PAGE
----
By the time you finish the letter, you are sobbing uncontrollably, hot, curative tears that drip, forming a small puddle on your writing slab. The note is truly the most lovely document you have ever received, possibly lovely enough to forgive and excuse P.T. Burningham’s entire lie. A great, soaring empathy rips through you, a love and acceptance for all mankind; you feel enclosed in a collective connective tissue that highlights the innumerable similarities—in fact, identical identities—of all people. What, really, you think, is the difference between P.T. Burningham and I?
Next, you are assaulted with a river of guilt. P.T. Burningham may have lied about his age and location, but aren’t you just as equally to blame, for claiming to be a painter? You fly to the “Reply” button, begin to compose.
But just as you begin your florid and heartfelt reply, a new message appears in your inbox.
P.T. Burningham has sent another e-mail:
Oh, shucks. I must against my better judgment still have some heart in me yet. I am not P.T. Burningham. This whole thing is a scam. That was fun for awhile, wasn’t it? Peace out, girl. Good luck with that painting. Watch your toes on the internet, ok? It’s been real.
Your first thought, at reading the reply, is how terrifying it is to have scaled such emotional vicissitudes in a single day, motionless, merely by staring at a screen. You look at the new words hanging there, so trite and lackluster and dull. You set them against the P.T. Burningham apology letter, wondering how the same person could have composed such divergent extremes of text, particularly in the same day. It occurs to you that, rather than becoming angry, an emotion which has worn out its welcome, you carry on with your reply:
It’s OK. I lied too. I’m not really a painter, but a struggling art historian. Unlike P.T. Burningham, I don’t have any published works. Though I think, after all this, I’m going to try to find one of his books at the library. I get all of my books at the library these days, as I’ve got some serious money problems, and gain most of my income not from teaching painting classes, but from being a server at the local circus, which provides guests five-course meals between acts. It is a terribly demoralizing job, wherein I have to cake my face with makeup and sing and dance after I deliver the food, being sure to avoid the spotlights, which are intended for the real performers, the people the customers paid to see. I haven’t got enough money for furniture, and so sit at a terrible chair that makes my hamstrings ache, and type into a derelict computer on a slab of wood attached to my wall.
I’m hoping my luck will change but, with a liberal arts Masters degree in Art History, there’s a good chance it won’t. This is a cold, hard city, where I am constantly searching for museum jobs on the internet. Did you know you have to go through an interview process just to volunteer at a museum here?? Your e-mails, despite the lies, wound up being one of the best things in my life. Even if P.T. Burningham is not you, his apology e-mail is the loveliest document I’ve ever received, and I’m going to keep it, returning to it for sustenance. I appreciate you telling me the truth, Digital_Suitor. In your words, it’s been real.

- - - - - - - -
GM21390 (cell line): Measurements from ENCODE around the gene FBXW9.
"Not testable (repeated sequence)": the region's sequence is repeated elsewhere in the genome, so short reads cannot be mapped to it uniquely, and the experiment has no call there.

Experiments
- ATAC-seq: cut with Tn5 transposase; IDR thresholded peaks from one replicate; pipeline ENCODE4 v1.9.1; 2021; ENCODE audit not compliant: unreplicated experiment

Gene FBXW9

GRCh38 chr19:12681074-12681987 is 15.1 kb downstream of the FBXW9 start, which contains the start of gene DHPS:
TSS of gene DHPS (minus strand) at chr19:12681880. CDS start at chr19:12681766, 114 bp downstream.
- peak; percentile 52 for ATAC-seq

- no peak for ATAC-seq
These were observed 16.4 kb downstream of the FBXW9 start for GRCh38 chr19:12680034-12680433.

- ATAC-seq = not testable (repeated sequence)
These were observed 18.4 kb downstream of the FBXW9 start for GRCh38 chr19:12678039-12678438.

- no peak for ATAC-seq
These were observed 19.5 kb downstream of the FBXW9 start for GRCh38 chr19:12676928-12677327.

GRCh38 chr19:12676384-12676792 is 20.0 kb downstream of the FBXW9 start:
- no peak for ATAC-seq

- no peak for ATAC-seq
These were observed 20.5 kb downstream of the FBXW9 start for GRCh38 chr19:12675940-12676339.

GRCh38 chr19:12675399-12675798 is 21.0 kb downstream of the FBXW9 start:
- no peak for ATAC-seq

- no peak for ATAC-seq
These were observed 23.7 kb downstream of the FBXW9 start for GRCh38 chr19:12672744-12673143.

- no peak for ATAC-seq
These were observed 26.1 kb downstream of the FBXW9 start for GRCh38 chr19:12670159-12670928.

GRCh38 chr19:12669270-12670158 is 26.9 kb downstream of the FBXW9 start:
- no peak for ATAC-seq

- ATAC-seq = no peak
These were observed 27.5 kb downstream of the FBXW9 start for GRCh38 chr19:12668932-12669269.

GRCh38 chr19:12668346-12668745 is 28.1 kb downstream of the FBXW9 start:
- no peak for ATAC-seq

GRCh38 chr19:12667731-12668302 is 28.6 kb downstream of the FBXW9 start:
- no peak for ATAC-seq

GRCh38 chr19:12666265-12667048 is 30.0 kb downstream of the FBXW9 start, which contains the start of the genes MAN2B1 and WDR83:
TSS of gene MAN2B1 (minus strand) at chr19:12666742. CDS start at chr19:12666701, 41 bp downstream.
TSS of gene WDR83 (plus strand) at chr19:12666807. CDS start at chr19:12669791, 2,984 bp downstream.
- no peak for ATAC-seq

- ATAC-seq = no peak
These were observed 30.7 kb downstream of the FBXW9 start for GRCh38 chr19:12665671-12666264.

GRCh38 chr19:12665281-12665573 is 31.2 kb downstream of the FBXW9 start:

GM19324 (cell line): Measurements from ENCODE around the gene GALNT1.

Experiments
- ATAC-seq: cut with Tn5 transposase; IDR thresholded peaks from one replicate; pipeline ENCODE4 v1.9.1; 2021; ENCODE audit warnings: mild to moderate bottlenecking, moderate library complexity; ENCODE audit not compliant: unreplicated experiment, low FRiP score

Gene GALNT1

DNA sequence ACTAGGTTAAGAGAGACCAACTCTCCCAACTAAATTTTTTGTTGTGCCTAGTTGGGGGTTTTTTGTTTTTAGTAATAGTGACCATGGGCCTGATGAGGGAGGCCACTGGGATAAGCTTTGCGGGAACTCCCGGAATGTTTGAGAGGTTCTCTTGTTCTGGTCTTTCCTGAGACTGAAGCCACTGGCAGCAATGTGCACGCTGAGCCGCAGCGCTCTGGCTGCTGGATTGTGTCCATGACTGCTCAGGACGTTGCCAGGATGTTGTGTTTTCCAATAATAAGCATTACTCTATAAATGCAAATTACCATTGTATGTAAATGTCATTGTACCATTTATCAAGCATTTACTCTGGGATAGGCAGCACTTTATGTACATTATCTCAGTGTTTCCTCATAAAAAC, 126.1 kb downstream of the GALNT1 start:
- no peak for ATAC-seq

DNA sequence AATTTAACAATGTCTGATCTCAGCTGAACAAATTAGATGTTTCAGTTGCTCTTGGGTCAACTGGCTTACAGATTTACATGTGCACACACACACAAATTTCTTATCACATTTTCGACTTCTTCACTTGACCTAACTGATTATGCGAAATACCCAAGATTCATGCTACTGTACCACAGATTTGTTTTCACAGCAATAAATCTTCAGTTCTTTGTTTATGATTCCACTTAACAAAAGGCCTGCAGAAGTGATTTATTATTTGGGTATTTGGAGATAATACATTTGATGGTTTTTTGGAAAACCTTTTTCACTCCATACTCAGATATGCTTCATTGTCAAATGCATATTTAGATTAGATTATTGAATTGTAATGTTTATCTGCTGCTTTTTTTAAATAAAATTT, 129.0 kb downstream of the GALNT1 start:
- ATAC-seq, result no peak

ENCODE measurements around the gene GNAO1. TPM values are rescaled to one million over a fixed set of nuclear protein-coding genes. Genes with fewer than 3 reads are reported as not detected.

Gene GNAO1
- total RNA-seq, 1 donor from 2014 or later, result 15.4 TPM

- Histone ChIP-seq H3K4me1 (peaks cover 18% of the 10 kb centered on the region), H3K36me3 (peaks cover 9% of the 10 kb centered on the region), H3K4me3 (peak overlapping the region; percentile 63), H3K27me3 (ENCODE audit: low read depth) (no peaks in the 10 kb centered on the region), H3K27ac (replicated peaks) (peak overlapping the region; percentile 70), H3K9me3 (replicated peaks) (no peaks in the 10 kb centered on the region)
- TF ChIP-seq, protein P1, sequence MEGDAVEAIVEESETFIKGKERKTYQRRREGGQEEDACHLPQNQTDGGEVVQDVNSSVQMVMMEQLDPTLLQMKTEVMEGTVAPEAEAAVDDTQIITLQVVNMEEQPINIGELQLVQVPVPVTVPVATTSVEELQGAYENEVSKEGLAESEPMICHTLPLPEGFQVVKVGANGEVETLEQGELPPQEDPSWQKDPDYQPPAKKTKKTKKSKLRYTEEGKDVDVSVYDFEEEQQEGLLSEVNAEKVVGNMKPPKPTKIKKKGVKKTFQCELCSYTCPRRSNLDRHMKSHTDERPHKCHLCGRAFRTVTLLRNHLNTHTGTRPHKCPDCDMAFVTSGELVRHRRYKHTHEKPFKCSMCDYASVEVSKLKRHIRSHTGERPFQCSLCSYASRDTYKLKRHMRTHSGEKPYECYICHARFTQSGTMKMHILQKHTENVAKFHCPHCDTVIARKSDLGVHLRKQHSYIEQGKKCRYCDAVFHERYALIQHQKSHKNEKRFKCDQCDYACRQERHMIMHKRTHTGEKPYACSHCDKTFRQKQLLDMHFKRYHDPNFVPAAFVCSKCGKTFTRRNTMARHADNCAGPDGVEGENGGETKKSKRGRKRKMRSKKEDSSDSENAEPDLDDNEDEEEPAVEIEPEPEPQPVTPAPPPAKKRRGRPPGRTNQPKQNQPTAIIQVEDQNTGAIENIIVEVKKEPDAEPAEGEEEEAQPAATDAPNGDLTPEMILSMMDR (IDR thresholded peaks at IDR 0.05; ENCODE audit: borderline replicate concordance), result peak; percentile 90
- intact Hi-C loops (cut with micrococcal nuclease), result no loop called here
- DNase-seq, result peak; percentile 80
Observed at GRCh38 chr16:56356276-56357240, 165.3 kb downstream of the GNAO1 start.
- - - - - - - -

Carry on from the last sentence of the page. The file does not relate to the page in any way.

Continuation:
Take good care,
You stand up from your writing slab. You back away from the computer. You go to the center of your large, furniture-less apartment, and begin to stretch. You lift your arms over your head, arching lightly, side to side, swaying like a palm tree. The one good thing, you think, about having no furniture, is there’s plenty of room to stretch. As you move your body, working the aches from your hamstrings and upper back, you think, things really aren’t so bad. Even if the Digital_Suitor hadn’t plagiarized P.T. Burningham, your own lie about painting would have come out eventually. It’s always better to tell the truth, and you vow never to lie to anyone, ever, again, unless it’s under the most extraordinary of circumstances, the details of which you’re too tired to at this moment consider. You also vow to take down your profile from [insert dating website here]. Even if P.T. Burningham hadn’t actually been on [insert dating website here], it surely is a breeding ground for that kind of thing, and the last thing you need in your life are more flakes. What you need is to get out into the open, some fresh air, smile at real people, remember that bit about the collective connective tissue, us all being far more similar than different. It’s cliché, you know, but there’s a reason clichés exist: they’re true.
After you’re finished stretching, your body feeling milky and fluid and alive, you return to your writing slab, poised to shut the lid of your laptop. With surprise, you open a new e-mail from the Digital_Suitor:
Hey, it says. Would you like to talk on the phone?
(Read part I of “The Digital_Suitor” here, and part II here.)
August Evans has written in Mexico, Sweden, and Aix-en-Provence, France, where she taught before studying writing at the University of Chicago with Nic Pizzolatto. Her Pushcart-nominated story, “The Mythology of the Wife,” was a finalist for the 2013 Kore Press Short Fiction Award, and appears in the Delmarva Review. Find her in Entropy, HTMLGiant, Melusine, The Drunken Odyssey podcast, and Bad at Sports, a contemporary art blog. Her story, “Figs,” is forthcoming in the January 2015 issue of Isthmus. Find her on Twitter at @lyte_in_august.